‘Door Opening’ ExperiencesStudents in Professor Gretchen Gotthard’s Lab perform research, present at conferences and co-author articles in academic journals.
By: Ava Duskic ’23 Monday, March 29, 2021 09:00 AM
From left, Desiree Bsales ’20, Alison Bashford ’20, Jessica-Ann Golbitz ’19 and Rebecca Shear ’21 in Professor Gretchen Gotthard’s Lab in 2019.
When Rebecca Shear ’21 started college, she had a plan.
After attending Muhlenberg’s Brain Camp the summer before her senior year of high school and building a connection with the faculty members there, Shear knew her passion was to pursue a degree in neuroscience and work in a neuroscience research lab with those professors. Happily, reality exceeded her expectations.
Shear has worked in the research lab of Gretchen Gotthard, associate professor of psychology & neuroscience, since her first year on campus. Along with other student researchers, she has been conducting experiments that look at memory disruption and whether the emotional aspects of a traumatic memory can be weakened.
“Before we believed that if someone has PTSD and they experienced their trauma 20 years ago, the idea was sort of stuck,” Gotthard says. “Now we know we can remind them of the memory and do different things to change or weaken the memory.” One of the research projects focuses on using virtual reality to create a memory and then disrupts that memory consolidation process, with the goal of helping PTSD patients in the future.
In a second project, students in Gotthard's rat lab worked to determine the parameters for memory reconsolidation (i.e., when a long-term memory is recalled and reactivated). The research suggests people with very old traumatic memories may be helped by reconsolidation techniques as easily as those with newer traumatic memories.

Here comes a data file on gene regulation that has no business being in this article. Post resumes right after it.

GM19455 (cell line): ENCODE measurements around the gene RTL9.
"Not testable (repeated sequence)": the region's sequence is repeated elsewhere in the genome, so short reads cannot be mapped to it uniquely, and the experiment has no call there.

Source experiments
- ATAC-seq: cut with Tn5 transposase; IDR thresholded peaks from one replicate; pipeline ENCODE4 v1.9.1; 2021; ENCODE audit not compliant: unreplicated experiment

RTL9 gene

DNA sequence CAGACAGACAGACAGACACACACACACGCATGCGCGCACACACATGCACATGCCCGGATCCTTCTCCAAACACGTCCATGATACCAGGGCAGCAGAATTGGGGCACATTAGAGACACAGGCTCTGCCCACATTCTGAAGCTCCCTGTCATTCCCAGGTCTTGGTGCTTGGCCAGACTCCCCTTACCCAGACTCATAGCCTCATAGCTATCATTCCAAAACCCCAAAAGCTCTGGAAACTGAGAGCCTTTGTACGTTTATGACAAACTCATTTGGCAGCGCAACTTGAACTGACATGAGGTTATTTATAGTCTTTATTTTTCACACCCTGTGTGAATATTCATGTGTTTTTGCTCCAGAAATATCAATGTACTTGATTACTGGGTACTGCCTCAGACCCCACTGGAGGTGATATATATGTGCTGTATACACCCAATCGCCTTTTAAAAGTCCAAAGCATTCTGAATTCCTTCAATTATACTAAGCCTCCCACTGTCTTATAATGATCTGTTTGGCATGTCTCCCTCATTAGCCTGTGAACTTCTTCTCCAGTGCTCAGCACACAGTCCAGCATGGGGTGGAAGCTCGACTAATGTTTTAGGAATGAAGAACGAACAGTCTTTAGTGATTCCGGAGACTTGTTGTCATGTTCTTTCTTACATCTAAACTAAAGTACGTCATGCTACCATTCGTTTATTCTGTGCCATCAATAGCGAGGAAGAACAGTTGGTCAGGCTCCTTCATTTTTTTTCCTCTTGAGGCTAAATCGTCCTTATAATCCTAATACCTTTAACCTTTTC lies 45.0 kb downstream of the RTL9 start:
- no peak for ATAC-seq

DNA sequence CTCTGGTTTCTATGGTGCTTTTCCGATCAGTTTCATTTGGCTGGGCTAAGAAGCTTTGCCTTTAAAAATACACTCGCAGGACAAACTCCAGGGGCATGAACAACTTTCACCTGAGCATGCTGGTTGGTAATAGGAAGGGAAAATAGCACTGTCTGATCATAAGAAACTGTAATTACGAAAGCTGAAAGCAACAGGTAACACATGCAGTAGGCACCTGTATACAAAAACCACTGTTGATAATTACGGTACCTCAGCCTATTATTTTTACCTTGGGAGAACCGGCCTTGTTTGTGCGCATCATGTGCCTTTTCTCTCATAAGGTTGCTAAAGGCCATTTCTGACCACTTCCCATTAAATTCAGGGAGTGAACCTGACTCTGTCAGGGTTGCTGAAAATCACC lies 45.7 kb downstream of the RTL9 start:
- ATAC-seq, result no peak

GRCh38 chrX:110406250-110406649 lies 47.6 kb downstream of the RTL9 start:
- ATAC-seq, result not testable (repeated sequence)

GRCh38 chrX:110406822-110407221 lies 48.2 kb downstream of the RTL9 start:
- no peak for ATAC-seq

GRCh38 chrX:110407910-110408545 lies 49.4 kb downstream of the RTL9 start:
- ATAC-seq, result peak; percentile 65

In March 2019, Shear, along with five other women student researchers in Gotthard’s neuroscience lab, Alison Bashford ’20, Desiree Bsales ’20, Victoria Castillo ’19, Jessica-Ann Golbitz ’19 and Hannah Gura ’20, presented both research projects at the International Conference for Psychological Science in Paris. Later that year, the women, along with Levelle Arnold ’20, Sabrina Barhoum ’21, Jake Dengler ’20, Sara Flash ’20 and Kevan Shah ’22, attended the Society for Neuroscience conference in Chicago, presenting the same experiments to a new audience.
“I knew I was going to be able to do quality research with Professor Gotthard,” said Shear, who is a member of the College's volleyball team and currently mulling over several Ph.D. neuroscience program offers for the fall. “But I never expected to go to Paris or Chicago and be able to present as an undergraduate at these very competitive conferences that people I look up to scientifically and academically are consistently attending.”
Gotthard (back row, left, with the student team in Paris) understands how important research opportunities are for undergraduates. “I was fortunate to do undergraduate and post-baccalaureate research that really opened doors for me,” she says. “Being a first-generation college student who knew very little about the process of getting into graduate school and being successful in graduate school, the relationships I formed with my research mentors were invaluable. My motivation for working with student researchers is to provide the same ‘door-opening’ experiences for them.”
However, the opportunities didn’t end there. The rat lab research continued and after years of hard work, Bashford, Bsales, Golbitz and Shear were listed as Gotthard’s co-authors when the findings were recently published in the journal Learning and Motivation. As an undergraduate, Shear says this feat gave her an appreciation for the art of writing scientific papers.
A second paper was published in the same journal, with Gura listed as Gotthard’s co-author, along with Allison Davidson, associate professor of statistics. The team worked to determine what kind of prediction errors were needed to break down a memory, curating an experiment where human participants tried to remember a video they watched after being subjected to different prediction error conditions.
“Former researchers in my lab have been successful in a wide variety of areas including doctoral programs in neuroscience, clinical psychology, and neuropsychology; medicine and veterinary medicine; physical and occupational therapy; law school and public health programs,” says Gotthard. “I like to think that some of the success my former research assistants have had is due in part to their research experiences at Muhlenberg.”